Chuck Smythe, Ph.D., History and Culture Director for Sealaska Heritage Institute, gives a tour on Friday, Dec. 6, 2019, of a new exhibit, “War & Peace” that includes a Congressional Gold Medal presented to the Dakl’aweidi (Killer Whale Clan) of Angoon in recognition of Tlingit speakers who served in World War II. (Michael Penn | Juneau Empire)

Many of the artifacts in the exhibit are examples of clothing or other signifiers of shaming for grievances inflicted on the Tlingit people, including naval uniforms and military headwear, Smythe said. The exhibit also shows original or replica weapons and armor carried into battle by the Tlingit in their wars, both between the clans and against the Russians in the Battle of Sitka.

“They were made to look ferocious, to inspire fear,” Smythe said of the war helmets and collars.

Tlingit clans had to be careful when prosecuting war not to attack those they had no grievance with, Smythe said, often closing to verify that the enemies at hand were the ones they sought before retreating to gather themselves and then attacking in earnest. Tlingit preferred to fight at close range, Smythe said, with daggers tied to their arms and spears.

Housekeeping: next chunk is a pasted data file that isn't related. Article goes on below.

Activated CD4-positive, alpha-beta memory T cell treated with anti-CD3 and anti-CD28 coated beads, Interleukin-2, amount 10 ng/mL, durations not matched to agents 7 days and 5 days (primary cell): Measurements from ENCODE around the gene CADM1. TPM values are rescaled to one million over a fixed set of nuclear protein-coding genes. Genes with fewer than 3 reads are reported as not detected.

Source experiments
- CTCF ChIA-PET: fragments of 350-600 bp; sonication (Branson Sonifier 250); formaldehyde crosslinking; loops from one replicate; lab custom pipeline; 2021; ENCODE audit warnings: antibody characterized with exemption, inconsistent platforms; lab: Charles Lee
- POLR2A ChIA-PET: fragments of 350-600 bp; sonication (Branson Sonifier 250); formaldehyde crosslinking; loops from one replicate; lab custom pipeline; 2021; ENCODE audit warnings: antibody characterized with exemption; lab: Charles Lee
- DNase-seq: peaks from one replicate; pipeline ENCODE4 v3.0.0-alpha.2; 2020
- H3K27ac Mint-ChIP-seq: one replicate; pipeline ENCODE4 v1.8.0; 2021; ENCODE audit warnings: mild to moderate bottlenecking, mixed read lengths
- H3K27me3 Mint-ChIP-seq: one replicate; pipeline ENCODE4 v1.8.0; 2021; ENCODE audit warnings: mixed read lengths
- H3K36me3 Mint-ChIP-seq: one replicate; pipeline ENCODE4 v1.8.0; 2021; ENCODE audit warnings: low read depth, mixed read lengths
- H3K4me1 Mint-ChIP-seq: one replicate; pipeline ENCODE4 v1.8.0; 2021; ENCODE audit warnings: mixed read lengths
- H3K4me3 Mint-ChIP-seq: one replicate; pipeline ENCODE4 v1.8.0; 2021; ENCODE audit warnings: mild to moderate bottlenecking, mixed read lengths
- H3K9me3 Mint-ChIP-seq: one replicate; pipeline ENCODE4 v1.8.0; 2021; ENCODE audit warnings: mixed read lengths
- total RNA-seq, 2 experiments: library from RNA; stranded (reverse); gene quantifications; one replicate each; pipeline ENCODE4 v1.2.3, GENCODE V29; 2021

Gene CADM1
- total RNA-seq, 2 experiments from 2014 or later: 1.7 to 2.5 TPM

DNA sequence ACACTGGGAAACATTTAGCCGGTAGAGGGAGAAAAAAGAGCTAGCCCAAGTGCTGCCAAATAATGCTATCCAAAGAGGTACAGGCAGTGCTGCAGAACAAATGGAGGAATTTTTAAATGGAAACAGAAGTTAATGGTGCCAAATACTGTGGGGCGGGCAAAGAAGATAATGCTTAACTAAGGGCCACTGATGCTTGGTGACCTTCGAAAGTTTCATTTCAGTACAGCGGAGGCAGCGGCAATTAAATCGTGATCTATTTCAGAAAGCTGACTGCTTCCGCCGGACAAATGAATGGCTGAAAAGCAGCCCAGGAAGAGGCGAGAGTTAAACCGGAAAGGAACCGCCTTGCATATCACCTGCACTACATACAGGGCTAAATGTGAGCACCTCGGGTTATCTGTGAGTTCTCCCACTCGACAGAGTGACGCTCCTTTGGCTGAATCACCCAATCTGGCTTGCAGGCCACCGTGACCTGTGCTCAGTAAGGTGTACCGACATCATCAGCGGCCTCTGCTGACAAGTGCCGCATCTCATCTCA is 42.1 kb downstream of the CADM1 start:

Many of the artifacts, including some of the uniforms, were donated or loaned to the museum by the families who took them in the first place, Smythe said.

The museum also honors the five Tlingit code talkers, who served honorably in WWII. Doing for the Army what the perhaps better-known Navajo code talkers would do for the Marines, the Tlingit code talkers would use their native language against Japanese forces in the Pacific. They were not recognized for their service in life, but have since been honored by the SHI and the Alaska Legislature.


• Contact reporter Michael S. Lockett at 757-621-1197 or mlockett@juneauempire.com.


More in News